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Good news for drivers: Colonial Pipeline blast has little effect at the pump

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Spencer Platt | Getty Images

The price at the gasoline pump ticked higher in parts of the U.S. southeast on Friday as a key U.S. gasoline pipeline remained offline following a fatal explosion, but most of the country should feel little impact, analysts say.

In fact, many motorists should see gas prices fall as seasonal factors kick in.

Colonial Pipeline continued to repair a gasoline line that runs from Texas, through the South and up the East Coast following a blast in Shelby County, Alabama, that killed one worker and injured several other. On Friday, Colonial pushed back the start up day from Saturday to Sunday afternoon.

Still, the effects will be relatively muted compared with the impact of a leak on the same line that stopped the flow of gasoline for more than a week two months ago. That incident sent prices soaring by 20 to 30 cents a gallon in some parts of the country.

"It's a short-lived spike. It's not nearly as severe as it was when the pipeline leaked back in September," said Gregg Laskoski, senior petroleum analyst with GasBuddy.

On Friday, gasoline prices in Georgia ticked up 1.5 cents on the day and were up about 6 cents from a week earlier, according to GasBuddy. In South Carolina, they rose about 2 cents from last week. They were up about a penny in North Carolina and Tennessee.

Atlanta drivers are taking the biggest hit — prices in the surrounding county were 14 cents above the state average. That's because the city is almost entirely dependent on gasoline from Colonial's Line 1, said Laskoski.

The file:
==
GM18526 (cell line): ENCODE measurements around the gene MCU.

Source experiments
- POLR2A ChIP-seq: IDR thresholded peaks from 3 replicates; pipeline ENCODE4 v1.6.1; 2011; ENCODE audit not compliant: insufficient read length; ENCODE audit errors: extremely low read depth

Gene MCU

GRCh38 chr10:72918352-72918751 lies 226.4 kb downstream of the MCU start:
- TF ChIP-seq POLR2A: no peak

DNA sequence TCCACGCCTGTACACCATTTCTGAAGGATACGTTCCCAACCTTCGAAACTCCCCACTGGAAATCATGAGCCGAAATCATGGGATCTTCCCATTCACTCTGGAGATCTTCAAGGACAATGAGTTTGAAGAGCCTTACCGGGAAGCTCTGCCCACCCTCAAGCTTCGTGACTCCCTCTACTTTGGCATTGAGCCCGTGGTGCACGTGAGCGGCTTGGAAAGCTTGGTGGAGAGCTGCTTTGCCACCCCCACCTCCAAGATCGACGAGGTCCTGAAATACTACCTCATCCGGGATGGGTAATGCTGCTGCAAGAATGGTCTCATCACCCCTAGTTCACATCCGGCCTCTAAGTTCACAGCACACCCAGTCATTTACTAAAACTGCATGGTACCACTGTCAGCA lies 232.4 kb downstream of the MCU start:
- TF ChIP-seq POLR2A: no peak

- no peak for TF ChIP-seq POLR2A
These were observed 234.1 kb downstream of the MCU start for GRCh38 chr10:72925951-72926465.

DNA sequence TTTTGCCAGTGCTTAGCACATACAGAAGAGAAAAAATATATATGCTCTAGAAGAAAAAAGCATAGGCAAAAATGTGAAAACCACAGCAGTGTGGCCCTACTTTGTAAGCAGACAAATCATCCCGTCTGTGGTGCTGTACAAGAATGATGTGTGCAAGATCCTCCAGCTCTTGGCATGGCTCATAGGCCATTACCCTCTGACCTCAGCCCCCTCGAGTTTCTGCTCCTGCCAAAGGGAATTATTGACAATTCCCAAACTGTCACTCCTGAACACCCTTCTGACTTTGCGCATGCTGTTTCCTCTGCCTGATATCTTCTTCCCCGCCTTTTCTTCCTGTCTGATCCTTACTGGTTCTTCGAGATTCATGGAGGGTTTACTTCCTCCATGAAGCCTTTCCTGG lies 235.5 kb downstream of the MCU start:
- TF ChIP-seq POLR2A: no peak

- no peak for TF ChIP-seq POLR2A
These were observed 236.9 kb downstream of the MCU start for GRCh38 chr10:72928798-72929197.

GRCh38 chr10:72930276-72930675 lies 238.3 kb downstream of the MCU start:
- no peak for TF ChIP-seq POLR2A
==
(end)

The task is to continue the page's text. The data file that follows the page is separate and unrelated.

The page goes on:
To mitigate the regional effects, the governors of Alabama, Georgia and North Carolina waived regulations that prevent commercial trucks from transporting motor fuel within state lines. The Environmental Protection Agency also allowed Colonial Pipeline to commingle different fuel grades to reduce supply disruptions in affected areas.

The difference between the blast this week and the leak in September is that workers were present during the explosion, and therefore Colonial responded immediately.

"They were on this thing like white on rice. They were able to do the repairs as rapidly as possible," he said. In September, Line 1 had been leaking for some time before it was discovered. The delayed response resulted in a 250,000-gallon spill, and fumes made it difficult for workers to approach the site, according to Laskoski.

The September leak also came as refiners were switching from their summer to winter blends and entering maintenance season, said Tom Kloza, global head of energy analysis at Oil Price Information Service. That means supply was already limited when the event occurred.


Refiners were just coming out of maintenance season when this week's explosion occurred. November and December are traditionally weak periods for gasoline prices, so motorists have seasonal factors at their backs, as well, Kloza noted.

Gasoline prices are actually fairly elevated for this time of year, but Kloza sees them falling as soon as this weekend as refiners continue to ramp up activity, and as they converge with falling oil futures.

U.S. crude prices have fallen from a 2016 peak above $51 to about $44 in just two weeks. That decline came as the U.S. government reported the biggest jump in crude stockpiles on record, and as traders doubted OPEC will reach a deal at the end of the month to boost prices as planned.

Even drivers in New Jersey could see prices moderate after a 25-cent spike in the last week that came about due to the state increasing its gas tax, Kloza said.

"A lot of big refineries are coming back up and will start making gasoline," he said. "Those refineries were born to run."